One very common question that I see on the forums is on index seeks and index scans. A query is resulting in a table/clustered index scan, even though there’s an index on one or more of the columns been searched on.
One of the more common reasons that this happens is because the index in question is not covering, and SQL has determined that the cost of doing the lookups to fetch the extra columns is higher than the cost of scanning the entire table.
If an index does not cover a query, then bookmark lookups are required to get the additional columns, bookmark lookups are run one row at a time, and are seeks on the clustered index. Hence it’s clear that bookmark lookups on a large number of rows are exceedingly expensive and that is why SQL will switch to a clustered index/table scan when lookups are required on a significant percentage of the rows in the table.
So, what constitutes a significant percentage of the rows in the table? 50%? 20%? 10%?
The answer’s often surprising. It’s usually under 1% of the total rows in the table.
Here’s some test code to demonstrate that.
CREATE TABLE dbo.SeekOrScan( ID int IDENTITY(1,1) NOT NULL primary key, SomeNumber int, padding char(100) ) CREATE NONCLUSTERED INDEX idx_SeekOrScan ON dbo.SeekOrScan (SomeNumber)
insert into SeekOrScan (SomeNumber) select top 1000000 0 from master..spt_values a cross join master..spt_values b where a.name is null and b.name is null update SeekOrScan set SomeNumber = ID -- just so we've got sequential numbers for the between GO dbcc freeproccache select * from SeekOrScan where somenumber between 1 and 100000 -- 10% of table -- Clustered index scan dbcc freeproccache select * from SeekOrScan where somenumber between 1 and 50000 -- 5% of table -- Clustered index scan dbcc freeproccache select * from [SeekOrScan] where somenumber between 1 and 10000 -- 1% -- Clustered index scan dbcc freeproccache select * from [SeekOrScan] where somenumber between 1 and 5000 -- 0.5% of table -- clustered index scan dbcc freeproccache select * from [SeekOrScan] where somenumber between 1 and 3000 -- 0.3% of table -- nonclustered index seek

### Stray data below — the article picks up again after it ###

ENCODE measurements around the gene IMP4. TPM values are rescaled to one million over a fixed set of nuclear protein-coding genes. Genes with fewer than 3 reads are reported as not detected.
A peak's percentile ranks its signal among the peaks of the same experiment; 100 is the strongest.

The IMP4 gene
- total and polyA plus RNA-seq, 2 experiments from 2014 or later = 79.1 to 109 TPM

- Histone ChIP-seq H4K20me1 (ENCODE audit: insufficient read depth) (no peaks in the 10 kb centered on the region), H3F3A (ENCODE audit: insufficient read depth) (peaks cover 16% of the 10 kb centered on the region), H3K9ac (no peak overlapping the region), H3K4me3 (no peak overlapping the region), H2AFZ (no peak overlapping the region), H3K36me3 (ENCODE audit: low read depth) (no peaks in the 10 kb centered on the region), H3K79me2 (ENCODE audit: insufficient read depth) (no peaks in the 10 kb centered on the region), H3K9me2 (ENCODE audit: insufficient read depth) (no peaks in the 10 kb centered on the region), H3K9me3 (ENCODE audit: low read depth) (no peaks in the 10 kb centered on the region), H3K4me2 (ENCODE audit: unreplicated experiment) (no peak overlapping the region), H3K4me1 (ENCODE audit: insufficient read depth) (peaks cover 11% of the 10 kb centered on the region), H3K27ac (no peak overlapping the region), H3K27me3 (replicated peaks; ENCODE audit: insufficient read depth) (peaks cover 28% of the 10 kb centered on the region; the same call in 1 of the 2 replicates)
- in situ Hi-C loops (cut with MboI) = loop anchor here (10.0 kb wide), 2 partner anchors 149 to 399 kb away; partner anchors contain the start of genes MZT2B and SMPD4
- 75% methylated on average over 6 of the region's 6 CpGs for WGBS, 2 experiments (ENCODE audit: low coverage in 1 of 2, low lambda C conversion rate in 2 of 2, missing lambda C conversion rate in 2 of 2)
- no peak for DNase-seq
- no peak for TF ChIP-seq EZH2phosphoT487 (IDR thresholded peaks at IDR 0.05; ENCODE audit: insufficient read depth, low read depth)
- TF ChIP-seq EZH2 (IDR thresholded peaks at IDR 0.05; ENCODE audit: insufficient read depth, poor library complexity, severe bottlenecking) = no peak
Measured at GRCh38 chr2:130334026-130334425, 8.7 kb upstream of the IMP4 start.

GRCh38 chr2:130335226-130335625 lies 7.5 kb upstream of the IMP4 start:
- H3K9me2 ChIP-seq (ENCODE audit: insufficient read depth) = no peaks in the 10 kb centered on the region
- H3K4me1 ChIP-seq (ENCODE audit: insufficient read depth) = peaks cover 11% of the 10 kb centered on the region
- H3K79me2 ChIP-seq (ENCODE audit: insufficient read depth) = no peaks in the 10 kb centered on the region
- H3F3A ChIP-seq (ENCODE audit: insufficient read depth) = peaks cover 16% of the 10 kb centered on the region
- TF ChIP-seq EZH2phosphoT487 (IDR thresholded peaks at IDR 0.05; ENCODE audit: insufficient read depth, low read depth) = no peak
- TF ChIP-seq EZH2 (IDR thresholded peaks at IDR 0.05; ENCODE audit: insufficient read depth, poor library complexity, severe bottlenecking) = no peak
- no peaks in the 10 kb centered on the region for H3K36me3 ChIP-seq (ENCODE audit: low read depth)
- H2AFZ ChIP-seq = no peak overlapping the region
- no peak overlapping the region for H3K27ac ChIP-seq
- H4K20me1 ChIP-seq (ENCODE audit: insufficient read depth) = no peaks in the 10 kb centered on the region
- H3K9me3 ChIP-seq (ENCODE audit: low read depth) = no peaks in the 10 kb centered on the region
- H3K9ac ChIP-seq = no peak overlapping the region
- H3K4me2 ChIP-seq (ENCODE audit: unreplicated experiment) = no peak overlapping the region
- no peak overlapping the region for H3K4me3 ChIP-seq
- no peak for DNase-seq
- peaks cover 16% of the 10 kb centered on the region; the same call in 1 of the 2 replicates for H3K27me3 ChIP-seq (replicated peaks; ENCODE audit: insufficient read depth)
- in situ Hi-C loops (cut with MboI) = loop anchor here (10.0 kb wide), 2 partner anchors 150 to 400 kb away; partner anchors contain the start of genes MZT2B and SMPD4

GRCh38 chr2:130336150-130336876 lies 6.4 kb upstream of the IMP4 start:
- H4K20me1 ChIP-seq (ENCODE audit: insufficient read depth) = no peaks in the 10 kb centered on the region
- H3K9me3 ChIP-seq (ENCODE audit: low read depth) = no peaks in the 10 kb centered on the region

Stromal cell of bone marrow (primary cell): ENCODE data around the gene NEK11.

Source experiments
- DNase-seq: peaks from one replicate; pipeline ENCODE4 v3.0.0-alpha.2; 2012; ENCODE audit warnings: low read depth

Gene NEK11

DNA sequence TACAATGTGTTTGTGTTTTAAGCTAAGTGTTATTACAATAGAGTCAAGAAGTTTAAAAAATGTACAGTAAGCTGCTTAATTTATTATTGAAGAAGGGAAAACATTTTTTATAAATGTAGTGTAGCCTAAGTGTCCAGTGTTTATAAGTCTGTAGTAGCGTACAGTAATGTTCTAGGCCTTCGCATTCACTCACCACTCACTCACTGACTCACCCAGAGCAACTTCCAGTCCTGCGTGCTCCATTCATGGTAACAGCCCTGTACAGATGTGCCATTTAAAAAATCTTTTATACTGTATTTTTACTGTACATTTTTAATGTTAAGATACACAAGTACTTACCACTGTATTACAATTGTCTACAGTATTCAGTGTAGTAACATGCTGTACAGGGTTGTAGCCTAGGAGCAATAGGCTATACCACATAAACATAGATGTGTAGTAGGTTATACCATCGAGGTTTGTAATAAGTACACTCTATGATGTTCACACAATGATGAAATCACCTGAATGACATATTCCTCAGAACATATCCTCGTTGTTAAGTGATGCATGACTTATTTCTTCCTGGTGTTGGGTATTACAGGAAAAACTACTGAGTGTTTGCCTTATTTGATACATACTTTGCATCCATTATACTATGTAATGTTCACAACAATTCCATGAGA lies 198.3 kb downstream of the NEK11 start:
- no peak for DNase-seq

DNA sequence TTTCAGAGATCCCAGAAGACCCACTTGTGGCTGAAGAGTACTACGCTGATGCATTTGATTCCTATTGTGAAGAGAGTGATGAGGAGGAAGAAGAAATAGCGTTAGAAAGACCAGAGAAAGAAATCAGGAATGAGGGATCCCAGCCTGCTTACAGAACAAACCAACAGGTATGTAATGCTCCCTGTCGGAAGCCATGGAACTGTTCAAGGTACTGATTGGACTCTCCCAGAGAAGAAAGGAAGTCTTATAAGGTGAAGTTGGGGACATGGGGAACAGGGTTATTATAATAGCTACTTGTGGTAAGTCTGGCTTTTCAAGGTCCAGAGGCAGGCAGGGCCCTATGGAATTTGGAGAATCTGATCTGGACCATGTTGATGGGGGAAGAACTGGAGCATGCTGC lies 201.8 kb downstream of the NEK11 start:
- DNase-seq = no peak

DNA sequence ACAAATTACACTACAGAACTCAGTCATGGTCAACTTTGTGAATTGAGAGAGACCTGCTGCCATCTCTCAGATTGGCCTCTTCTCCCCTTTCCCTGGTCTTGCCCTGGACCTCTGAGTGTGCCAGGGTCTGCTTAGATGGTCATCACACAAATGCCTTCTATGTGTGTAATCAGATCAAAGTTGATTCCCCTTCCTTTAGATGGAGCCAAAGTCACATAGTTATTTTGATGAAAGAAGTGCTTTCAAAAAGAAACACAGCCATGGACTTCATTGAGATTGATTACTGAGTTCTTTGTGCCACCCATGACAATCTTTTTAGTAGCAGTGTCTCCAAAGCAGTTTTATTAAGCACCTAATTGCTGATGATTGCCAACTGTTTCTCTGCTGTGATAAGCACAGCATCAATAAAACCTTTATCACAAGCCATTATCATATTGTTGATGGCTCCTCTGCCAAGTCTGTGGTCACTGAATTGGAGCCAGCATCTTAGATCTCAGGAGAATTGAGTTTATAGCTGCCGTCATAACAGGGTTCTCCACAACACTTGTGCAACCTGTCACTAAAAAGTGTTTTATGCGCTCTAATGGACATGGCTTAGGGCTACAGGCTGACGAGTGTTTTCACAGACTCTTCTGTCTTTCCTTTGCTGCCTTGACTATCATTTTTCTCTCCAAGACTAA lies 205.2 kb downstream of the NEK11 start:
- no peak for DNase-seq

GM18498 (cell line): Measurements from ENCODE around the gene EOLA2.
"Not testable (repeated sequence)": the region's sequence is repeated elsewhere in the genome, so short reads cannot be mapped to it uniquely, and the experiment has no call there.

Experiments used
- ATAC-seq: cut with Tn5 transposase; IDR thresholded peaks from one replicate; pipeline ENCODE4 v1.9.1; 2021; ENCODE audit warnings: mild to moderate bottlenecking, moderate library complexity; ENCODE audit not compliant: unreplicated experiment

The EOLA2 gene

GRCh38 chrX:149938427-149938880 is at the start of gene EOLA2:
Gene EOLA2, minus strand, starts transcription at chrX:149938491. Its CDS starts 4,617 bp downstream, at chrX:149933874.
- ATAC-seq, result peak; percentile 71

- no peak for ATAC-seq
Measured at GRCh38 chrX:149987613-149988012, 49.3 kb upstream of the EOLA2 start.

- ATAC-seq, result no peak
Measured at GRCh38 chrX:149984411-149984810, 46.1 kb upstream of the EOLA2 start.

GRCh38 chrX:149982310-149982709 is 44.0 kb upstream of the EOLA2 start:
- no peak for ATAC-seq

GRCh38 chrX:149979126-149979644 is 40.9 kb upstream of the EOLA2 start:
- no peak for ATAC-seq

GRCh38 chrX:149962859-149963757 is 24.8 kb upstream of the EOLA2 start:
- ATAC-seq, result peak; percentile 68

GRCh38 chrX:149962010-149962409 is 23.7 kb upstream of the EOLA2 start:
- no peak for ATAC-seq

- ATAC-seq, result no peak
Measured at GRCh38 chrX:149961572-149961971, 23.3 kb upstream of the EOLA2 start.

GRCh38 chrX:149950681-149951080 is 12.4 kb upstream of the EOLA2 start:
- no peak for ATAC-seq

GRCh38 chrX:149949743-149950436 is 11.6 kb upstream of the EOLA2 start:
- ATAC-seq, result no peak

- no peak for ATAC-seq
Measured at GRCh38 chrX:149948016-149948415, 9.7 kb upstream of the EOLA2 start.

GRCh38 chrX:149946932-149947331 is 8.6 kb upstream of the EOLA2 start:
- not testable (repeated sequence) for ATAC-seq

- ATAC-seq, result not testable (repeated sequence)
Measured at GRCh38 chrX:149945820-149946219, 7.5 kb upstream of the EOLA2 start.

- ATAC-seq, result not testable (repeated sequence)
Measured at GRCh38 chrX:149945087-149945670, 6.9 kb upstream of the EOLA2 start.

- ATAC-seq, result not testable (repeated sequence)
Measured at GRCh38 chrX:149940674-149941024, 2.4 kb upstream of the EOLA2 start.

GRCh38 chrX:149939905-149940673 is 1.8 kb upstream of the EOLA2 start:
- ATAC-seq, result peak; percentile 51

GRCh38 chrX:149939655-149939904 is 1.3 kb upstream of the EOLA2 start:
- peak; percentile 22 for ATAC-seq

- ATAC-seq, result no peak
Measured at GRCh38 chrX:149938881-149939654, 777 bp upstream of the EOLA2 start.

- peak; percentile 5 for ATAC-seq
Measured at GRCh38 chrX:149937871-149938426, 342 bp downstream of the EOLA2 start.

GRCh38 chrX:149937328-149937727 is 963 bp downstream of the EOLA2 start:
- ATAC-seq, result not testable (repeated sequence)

So somewhere around 0.4% of the table, the index seek with key lookup became more expensive than a table scan. The result is specific to this table and will differ for tables of different row size because the point at which a scan of the clustered index becomes cheaper than multiple key lookups depends on the number of pages in the table.